family portrait photography

By Amy Hackworth. Image by Justin Hackworth.

When our oldest was two and we’d walk down the street to the community mailbox, he was in no rush to get there. He wandered, meandered, stopped, sometimes turned around. I realized then that he was definitely not destination-oriented. Most young children aren’t. In fact, the concept of hurrying baffles them. For little ones, an outing is much more than trip to the mailbox and back; it’s a wonder-full exploration of the world around them and they’re pretty much experts at taking their time to enjoy those wonders. There’s so much to admire about children.

When we first became parents my husband bought a book called Trees Make the Best Mobiles, and although I loved the title and the premise of simple parenting, I confess I didn’t ever read it. But an idea that Justin shared with me has stuck with me for years. It’s this, or something quite like this: hurrying children is a form of violence. Yikes. It’s stuck with me all these years because it’s a pretty bold statement, but I’ve come to see how true it is.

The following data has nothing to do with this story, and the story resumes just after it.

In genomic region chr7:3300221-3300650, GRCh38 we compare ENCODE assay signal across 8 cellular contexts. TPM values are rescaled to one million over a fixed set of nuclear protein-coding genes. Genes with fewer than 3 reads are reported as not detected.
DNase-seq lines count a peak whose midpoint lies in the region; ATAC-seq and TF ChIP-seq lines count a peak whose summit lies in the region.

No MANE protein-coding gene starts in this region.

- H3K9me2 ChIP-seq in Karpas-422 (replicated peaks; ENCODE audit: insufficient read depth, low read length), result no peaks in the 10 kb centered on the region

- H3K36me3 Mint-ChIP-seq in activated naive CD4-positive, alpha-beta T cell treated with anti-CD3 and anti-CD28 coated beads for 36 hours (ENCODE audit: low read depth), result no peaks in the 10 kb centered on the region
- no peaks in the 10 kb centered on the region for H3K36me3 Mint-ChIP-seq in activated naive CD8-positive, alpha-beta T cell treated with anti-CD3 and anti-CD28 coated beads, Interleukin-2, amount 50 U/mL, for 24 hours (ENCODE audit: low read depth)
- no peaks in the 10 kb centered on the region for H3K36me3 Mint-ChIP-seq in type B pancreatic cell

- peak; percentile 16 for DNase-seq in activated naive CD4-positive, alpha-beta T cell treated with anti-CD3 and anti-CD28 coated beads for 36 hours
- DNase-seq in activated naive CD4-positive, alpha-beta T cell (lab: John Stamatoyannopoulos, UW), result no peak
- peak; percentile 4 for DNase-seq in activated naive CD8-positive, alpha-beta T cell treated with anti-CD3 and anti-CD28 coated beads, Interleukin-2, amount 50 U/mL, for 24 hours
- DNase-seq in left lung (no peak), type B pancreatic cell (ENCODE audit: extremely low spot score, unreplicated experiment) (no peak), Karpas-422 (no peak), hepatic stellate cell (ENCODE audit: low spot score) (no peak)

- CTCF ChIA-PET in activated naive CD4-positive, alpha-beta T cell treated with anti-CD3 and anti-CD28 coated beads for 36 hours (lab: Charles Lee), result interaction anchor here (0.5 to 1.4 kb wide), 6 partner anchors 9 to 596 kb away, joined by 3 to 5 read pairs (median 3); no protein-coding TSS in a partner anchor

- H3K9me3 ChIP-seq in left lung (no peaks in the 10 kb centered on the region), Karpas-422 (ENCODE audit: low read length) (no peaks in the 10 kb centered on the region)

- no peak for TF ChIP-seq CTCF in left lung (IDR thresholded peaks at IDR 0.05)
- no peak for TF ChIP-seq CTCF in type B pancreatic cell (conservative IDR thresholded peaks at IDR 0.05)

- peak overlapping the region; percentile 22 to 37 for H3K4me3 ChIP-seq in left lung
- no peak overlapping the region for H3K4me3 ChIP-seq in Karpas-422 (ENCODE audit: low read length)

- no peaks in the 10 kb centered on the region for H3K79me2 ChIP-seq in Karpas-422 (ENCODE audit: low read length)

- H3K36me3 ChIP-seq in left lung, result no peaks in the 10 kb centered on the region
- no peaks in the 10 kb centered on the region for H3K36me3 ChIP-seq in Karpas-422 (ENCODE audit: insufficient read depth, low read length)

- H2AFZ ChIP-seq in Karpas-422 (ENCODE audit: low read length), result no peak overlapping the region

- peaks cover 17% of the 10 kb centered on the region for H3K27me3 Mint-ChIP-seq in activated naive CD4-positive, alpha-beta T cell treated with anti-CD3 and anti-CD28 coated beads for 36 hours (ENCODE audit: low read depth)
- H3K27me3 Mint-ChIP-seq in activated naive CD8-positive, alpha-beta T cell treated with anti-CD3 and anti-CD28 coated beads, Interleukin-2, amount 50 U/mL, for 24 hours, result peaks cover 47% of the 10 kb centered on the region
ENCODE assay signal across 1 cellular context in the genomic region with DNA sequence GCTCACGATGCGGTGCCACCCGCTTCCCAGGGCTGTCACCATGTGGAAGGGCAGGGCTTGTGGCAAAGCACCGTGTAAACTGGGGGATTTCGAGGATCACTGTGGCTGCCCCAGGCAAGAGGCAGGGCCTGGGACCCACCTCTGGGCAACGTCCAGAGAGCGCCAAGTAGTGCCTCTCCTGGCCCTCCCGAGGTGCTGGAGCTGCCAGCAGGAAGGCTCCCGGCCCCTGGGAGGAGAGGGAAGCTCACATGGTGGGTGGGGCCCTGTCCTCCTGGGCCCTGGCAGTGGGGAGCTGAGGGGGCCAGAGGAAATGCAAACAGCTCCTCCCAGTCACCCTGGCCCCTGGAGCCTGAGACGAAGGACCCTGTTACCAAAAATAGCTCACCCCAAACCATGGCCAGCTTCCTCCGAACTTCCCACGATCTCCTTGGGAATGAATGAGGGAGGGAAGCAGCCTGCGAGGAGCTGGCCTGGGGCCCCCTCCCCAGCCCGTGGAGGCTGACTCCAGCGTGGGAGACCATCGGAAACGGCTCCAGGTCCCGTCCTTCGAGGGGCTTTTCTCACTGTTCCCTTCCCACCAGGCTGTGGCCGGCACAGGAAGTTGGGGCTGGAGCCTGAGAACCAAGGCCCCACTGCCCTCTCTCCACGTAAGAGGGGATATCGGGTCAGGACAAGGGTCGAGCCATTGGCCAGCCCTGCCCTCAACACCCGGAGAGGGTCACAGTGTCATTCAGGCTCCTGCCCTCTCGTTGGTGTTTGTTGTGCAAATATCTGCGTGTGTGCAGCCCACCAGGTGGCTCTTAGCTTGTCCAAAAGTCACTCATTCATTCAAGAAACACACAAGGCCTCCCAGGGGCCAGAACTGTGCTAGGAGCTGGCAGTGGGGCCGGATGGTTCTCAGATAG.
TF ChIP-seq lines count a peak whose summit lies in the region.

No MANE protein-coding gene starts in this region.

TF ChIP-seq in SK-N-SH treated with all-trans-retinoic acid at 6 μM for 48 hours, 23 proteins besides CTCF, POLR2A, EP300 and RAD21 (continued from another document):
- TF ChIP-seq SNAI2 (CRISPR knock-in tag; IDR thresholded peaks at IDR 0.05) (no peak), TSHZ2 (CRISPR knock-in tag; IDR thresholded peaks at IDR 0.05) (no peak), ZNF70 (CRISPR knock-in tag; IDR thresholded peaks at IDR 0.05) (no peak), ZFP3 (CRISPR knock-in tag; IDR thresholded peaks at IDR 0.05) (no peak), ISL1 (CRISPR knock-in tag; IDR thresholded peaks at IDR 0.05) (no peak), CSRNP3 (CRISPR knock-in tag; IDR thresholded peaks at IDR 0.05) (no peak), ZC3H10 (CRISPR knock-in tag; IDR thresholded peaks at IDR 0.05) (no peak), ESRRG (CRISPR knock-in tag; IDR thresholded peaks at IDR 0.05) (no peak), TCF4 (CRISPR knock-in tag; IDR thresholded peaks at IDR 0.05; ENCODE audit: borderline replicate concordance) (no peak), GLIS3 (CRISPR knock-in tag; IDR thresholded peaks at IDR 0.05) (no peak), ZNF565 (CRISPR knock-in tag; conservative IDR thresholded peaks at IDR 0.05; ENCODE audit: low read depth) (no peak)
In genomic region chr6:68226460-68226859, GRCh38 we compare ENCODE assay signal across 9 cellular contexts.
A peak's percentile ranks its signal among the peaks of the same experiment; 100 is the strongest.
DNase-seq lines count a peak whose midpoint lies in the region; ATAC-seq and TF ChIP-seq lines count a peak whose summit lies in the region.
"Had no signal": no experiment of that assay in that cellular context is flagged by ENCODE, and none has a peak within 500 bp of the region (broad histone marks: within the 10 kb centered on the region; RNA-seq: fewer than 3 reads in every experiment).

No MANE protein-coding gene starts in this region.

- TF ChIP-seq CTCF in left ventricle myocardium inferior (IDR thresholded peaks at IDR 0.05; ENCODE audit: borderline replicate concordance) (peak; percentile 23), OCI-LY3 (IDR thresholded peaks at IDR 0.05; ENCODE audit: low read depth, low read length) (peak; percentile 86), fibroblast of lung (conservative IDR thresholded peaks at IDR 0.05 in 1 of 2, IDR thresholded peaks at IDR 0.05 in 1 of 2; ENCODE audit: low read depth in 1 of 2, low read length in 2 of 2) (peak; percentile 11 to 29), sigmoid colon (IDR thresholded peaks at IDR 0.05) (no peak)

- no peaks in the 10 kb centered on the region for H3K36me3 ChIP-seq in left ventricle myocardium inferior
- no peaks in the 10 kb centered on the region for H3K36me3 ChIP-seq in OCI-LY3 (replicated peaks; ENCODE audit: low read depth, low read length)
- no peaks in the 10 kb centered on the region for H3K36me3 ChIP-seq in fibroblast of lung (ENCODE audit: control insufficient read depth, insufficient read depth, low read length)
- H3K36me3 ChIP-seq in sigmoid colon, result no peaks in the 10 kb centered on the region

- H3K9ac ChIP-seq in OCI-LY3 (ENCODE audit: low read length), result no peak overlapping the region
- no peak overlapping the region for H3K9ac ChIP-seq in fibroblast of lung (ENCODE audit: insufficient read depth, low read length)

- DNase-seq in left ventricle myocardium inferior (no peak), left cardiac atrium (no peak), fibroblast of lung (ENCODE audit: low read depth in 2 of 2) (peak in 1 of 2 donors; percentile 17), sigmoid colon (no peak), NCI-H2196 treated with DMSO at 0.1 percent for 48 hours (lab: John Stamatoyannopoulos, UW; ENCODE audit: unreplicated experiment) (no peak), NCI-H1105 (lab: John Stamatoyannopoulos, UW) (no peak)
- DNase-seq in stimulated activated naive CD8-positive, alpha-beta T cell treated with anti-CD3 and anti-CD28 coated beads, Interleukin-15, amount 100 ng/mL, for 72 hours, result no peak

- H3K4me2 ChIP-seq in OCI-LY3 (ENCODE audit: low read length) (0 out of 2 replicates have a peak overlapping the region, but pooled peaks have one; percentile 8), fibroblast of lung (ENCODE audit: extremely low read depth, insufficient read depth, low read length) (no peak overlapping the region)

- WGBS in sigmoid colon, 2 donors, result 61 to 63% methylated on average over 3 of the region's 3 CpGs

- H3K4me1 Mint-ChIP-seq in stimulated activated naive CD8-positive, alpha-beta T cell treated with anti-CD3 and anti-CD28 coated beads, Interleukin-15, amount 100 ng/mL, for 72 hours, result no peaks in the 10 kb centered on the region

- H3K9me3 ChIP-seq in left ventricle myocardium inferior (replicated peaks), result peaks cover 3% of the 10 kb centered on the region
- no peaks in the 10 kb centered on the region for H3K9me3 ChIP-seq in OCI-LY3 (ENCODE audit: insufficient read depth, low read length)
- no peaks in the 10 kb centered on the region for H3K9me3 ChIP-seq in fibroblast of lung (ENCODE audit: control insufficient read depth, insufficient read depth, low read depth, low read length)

To a little wanderer whose days are not controlled by minutes on the clock or appointments or deadlines, suddenly having an urgent rush imposed on his exploration does seem quite traumatic. Little ones don’t even have a context for something like “being late” and hurried parents are often harried parents, with small stores of patience and short tempers that are confusing at best and downright harmful at worst. When I realize that most of our hurries stem from my lack of planning (and a deep-seated denial that it actually takes us 15 minutes to get into the car), I recommit to thinking ahead. Things like asking for shoes on, asking for supplies to be gathered, bathroom trips to be taken, and drinks to be had well in advance saves us from that frantic hurry that leaves all of us feeling empty.

Do you agree with this idea that rushing a child is a form of violence? How do you keep frantic rushes at bay as a parent? Have your children taught you to slow down and savor simple things?

P.S. Thanks to my dear sister-in-law Carisa for sharing this lovely post by Rachel Macy Stafford, which got me thinking about this topic. The article is about Rachel’s evolution from a hurried parent to a more deliberate one, and is well worth a read. A real gem from Rachel’s post about accepting our parenting mistakes: “As my child looked up at me waiting to know if she could take her time, I knew I had a choice. I could sit there in sorrow thinking about the number of times I rushed my child through life… or I could celebrate the fact that today I’m trying to do things differently. I chose to live in today.” Oh, that we can all be so wise!